Coliving amidst the challenges of COVID-19
There is no other way to say it: Real Estate as an industry did not have it easy in 2020. Big plans had to be put on hold, and business growth shrunk. The sub-segment of coliving within the Real Estate industry was especially susceptible to the damage that the world-wide lockdown did to businesses.
At the beginning of this month, my team and I at TheHouseMonk launched the Global Coliving Report 2020. It was the culmination of several months of research within the coliving industry around the world, and us trying to understand how the industry dealt with this impact.
We found comfort in data that we collected directly from operators, and our analysis of geographies and their markets. There are three big takeaways from the report to touch upon here.
Coliving industry size shrunk and growth slowed down
The industry which was estimated to be worth $7.5B in 2019 stood at a market value of $7.9B in 2020. The coliving industry was growing steadily at a pace of 20% YoY but slowed down to 6% this year.
We found that both occupancy rates and rental prices reduced across most parts of the world, giving rise to the new ‘revenue-sharing’ model between operators and landlords to help soften the blow of sudden churn, and also reduce liabilities.
China sustains its position as the largest coliving market, followed by the USA and India respectively. While Europe as a collective region presents a reasonably large market, no individual country within the EU presents a large opportunity by itself.
Drop in occupancy rates and rental prices around the world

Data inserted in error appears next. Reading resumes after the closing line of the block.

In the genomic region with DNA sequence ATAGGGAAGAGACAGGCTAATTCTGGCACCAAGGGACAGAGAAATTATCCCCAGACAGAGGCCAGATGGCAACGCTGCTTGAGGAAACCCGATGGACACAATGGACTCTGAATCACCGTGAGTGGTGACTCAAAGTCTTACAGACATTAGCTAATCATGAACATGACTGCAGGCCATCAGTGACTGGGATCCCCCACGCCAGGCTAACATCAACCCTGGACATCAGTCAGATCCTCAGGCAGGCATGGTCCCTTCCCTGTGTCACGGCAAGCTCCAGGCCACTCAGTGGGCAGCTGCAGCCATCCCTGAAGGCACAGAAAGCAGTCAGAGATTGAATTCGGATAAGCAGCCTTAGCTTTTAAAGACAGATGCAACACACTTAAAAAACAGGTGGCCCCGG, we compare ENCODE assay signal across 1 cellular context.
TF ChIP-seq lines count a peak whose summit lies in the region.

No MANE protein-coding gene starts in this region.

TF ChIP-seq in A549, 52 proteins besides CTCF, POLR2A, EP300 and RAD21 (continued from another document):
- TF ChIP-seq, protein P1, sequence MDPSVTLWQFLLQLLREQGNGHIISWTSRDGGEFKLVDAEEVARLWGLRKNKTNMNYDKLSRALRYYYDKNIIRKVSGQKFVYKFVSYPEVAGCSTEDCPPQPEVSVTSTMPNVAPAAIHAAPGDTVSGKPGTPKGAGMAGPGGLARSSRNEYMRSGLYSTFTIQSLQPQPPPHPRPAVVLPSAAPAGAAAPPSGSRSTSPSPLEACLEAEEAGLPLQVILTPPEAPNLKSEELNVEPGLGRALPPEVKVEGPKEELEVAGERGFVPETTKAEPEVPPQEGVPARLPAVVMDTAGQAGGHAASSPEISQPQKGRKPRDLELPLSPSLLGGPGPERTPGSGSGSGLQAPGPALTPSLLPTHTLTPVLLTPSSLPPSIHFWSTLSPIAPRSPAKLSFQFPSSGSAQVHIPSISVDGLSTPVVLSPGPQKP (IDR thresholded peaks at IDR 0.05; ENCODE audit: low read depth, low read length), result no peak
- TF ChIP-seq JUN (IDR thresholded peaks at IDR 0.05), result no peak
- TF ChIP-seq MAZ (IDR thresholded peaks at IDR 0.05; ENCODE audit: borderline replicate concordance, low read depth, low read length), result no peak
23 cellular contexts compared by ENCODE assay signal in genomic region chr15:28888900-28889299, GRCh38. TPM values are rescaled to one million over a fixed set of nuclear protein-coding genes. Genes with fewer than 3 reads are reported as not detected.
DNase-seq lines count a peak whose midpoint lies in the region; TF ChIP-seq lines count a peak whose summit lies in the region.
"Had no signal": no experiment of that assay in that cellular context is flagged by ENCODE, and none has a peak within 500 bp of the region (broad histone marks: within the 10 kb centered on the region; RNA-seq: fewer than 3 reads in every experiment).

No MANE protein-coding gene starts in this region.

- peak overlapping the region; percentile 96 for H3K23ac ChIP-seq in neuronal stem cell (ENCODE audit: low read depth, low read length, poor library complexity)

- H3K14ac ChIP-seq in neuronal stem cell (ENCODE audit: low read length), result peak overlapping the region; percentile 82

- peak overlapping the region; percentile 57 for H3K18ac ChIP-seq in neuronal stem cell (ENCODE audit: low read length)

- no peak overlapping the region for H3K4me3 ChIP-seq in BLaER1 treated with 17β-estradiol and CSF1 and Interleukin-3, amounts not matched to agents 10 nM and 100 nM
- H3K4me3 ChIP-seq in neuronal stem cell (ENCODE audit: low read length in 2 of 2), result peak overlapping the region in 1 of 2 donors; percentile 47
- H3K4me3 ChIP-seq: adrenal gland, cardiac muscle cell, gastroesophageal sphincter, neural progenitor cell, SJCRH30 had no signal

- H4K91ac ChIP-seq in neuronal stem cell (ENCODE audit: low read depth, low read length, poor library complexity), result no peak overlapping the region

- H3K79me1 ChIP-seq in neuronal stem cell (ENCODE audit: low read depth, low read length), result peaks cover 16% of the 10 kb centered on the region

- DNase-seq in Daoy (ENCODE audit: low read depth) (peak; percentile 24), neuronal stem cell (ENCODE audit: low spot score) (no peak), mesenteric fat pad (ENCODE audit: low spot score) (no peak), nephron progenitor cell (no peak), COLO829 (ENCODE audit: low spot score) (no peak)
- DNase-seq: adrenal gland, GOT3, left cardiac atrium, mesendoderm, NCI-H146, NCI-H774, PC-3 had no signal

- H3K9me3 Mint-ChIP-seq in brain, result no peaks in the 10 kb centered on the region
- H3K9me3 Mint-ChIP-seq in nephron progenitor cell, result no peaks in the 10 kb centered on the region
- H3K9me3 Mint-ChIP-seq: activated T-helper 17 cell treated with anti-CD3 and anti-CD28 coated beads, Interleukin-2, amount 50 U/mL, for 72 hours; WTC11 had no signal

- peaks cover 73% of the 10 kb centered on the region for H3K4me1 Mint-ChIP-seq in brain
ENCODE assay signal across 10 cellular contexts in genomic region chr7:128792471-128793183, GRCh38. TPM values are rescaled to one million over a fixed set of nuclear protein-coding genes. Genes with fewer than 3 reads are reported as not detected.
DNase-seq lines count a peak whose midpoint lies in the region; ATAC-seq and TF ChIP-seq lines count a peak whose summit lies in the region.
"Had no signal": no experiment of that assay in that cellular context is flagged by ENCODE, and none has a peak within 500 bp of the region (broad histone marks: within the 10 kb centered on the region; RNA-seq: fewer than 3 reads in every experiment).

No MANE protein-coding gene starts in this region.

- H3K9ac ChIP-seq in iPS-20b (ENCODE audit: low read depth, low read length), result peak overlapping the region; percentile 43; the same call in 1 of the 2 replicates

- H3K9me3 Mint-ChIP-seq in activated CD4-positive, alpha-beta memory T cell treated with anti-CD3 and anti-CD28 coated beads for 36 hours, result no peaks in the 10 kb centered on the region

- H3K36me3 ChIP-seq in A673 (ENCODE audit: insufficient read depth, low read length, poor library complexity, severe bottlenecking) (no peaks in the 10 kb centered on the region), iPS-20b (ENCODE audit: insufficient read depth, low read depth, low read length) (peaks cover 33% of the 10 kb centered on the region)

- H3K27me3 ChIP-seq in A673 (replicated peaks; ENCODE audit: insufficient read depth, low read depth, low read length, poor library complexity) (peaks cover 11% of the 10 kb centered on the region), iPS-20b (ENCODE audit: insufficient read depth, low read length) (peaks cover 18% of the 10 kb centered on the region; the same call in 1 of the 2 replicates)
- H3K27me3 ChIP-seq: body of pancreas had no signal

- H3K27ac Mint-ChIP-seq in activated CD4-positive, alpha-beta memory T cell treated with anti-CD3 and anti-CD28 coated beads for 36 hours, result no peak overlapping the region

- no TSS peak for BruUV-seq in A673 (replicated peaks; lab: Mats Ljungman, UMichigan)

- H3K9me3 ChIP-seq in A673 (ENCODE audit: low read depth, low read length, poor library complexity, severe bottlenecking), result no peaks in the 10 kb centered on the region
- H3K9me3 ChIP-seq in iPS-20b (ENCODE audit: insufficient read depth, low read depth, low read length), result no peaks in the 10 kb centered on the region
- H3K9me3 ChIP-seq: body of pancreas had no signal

The USA and India experienced high drops in occupancy rates and were worst impacted, but South East Asia and China have shown remarkable stability in times of tough lockdowns with occupancy rates remaining nearly stable and the lowest drop in rental prices.
Funding and IPO news
The year opened up with IPOs for Chinese industry leaders Danke & Qingke, but now their market value is shrinking significantly. This combined with the pandemic slowed the movement of late-stage PE capital into the coliving industry by the end of this year.
On the bright side, multiple companies raised Series B, C, and D rounds of financing. About $200M was invested in coliving companies across the globe this year.
Most early-stage companies pushed their growth plans to 2021, hence seed and Series A rounds were infrequent this year.
The Coliving industry is still bullish on growth
We knew that Global Coliving Report needs a direct connection with operators to represent their voice in all its authenticity. The Coliving Operators Survey featured in the report does just that.
The survey observes that despite stiff challenges, the sentiments of over 100 operators from around the world suggest they are still confident that the industry is going to bounce back, albeit in its own time.
48% of respondents in the survey said they were as bullish about the industry as they have ever been, with another 45% suggesting that they remain confident in the long-term prospects.
It also noted that 48% of coliving operators continued to expand their portfolio in 2020, while 20% had to let go of certain properties and reduce their portfolio size. The remaining 32% of respondents had neither increased nor decreased their footprint this year.
Further, 72% of coliving operators feel that it would take more than 1 year for the industry to recover and get back to pre-Covid growth levels.
For those interested, the full Global Coliving Report goes to the depths of the market, understanding the industry and its major players to analyze growth in the year of the pandemic, and also what the future looks like.